Apple is at once the world’s most secretive company while also being the one which generates more column inches than any other firm on the planet. Millions of people worldwide are fascinated by what happens in Cupertino, even if they don’t use the disruptive products invented there.
What follows are six of the most essential titles any Apple watcher should read and own if they really want to build up their understanding of the company.
We’ve been watching Apple at work and play for a long, long time. We consider these to be the key titles to help boost understanding of the history and philosophy of the company.
We know that Mac website editors across the planet have a few books forever in the shelf behind their desk, and we figured it would be of some interest if told you which books they are.
So, whether it’s to satisfy your own curiousity, or for a Christmas or birthday present for an Apple fan, we think you really can’t go wrong with any one or all of these titles. Read on…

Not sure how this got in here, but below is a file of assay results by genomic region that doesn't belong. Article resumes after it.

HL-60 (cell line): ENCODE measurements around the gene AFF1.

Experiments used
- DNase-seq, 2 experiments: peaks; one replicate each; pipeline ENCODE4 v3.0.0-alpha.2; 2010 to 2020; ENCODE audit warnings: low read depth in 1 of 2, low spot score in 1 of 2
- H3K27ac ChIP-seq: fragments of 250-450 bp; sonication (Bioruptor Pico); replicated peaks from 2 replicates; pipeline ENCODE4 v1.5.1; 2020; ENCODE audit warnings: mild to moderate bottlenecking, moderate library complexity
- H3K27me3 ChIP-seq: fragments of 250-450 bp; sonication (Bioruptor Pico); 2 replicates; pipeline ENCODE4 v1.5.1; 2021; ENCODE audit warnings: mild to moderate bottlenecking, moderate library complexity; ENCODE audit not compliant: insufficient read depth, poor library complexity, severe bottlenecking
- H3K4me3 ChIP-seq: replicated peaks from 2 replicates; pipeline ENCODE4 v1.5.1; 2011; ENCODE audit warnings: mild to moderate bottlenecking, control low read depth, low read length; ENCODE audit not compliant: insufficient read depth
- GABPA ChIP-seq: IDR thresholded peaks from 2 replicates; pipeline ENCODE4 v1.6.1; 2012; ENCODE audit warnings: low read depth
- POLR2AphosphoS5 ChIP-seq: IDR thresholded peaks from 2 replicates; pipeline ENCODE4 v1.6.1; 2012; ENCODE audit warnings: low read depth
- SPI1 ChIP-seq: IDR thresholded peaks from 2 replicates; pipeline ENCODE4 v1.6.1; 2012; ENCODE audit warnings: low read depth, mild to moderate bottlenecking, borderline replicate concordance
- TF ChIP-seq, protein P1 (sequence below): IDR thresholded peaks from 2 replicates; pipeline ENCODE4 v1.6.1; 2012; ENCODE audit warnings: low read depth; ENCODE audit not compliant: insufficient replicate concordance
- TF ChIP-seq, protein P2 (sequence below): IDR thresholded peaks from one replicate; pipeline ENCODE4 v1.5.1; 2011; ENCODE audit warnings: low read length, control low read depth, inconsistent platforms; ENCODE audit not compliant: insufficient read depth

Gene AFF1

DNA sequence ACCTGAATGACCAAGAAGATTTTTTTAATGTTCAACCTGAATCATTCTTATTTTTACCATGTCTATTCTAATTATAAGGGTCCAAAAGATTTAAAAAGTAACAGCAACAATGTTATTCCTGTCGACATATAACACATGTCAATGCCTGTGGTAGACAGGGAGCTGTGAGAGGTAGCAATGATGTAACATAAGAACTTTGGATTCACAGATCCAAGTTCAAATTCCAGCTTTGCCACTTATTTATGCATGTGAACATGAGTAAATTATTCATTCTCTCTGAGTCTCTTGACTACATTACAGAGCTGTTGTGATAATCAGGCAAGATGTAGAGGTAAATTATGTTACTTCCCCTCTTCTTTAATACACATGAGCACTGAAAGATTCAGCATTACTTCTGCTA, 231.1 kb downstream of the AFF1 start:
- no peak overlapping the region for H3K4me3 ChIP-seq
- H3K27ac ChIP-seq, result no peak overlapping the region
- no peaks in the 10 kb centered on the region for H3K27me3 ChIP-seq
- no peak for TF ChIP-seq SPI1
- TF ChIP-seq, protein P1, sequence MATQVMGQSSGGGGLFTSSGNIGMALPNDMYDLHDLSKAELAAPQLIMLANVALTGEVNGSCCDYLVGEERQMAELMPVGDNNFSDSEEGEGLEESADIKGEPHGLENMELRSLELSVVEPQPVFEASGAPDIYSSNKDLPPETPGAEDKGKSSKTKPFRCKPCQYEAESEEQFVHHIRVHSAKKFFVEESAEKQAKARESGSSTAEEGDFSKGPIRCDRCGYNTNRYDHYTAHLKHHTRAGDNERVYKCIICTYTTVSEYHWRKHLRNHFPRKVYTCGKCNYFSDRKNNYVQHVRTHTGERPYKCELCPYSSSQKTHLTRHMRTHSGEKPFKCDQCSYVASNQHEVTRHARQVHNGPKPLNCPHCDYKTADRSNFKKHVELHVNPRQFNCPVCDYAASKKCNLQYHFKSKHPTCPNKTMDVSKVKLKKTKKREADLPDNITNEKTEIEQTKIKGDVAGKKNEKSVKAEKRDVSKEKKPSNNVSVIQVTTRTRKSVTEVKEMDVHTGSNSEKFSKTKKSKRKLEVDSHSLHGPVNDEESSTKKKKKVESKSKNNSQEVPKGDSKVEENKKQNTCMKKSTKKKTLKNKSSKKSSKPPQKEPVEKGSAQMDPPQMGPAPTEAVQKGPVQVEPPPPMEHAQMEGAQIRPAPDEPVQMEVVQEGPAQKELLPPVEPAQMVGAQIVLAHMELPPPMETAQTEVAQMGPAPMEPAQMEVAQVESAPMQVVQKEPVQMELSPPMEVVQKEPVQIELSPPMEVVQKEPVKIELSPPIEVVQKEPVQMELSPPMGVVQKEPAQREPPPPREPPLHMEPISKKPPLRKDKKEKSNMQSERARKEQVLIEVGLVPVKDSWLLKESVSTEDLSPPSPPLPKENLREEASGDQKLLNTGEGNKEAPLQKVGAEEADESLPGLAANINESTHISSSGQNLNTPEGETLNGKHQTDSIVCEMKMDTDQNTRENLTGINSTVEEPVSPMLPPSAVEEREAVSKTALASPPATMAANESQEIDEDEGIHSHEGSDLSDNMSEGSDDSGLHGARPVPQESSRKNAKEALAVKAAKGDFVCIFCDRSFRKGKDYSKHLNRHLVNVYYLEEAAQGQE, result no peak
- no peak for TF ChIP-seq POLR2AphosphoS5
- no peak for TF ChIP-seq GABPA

Apple seems set to unleash its iPhone in Thailand and China, though the latter launch may be delayed until 2009 on the basis that the company recently reduced its manufacturing orders for the device.
True Move, Thailand’s third largest mobile operator, has announced a deal with Apple to distribute the iPhone 3G in the country, according to Reuters.
Rival carriers AIS and DTAC remain in talks with Apple, as the deal is non-exclusive, the report explains. There’s already an estimated 100,000 unlocked iPhones in use in Thailand, a second report claims.
The Beatles are going digital – though not (yet) through any online music service, instead selected music from the band will be made available in Rock Band.
Apple Corp. is expected to announce the move – which we consider could be the thin end of a wedge suggesting deployment of a broader digital strategy by the band – at 2pm today.
The move means music from the band will be made available to Rock Band 2 (set to ship November 21) players on a paid for download basis. It’s significant because it represents one of the earliest digital avatars on the part of arguably the most seminal UK act.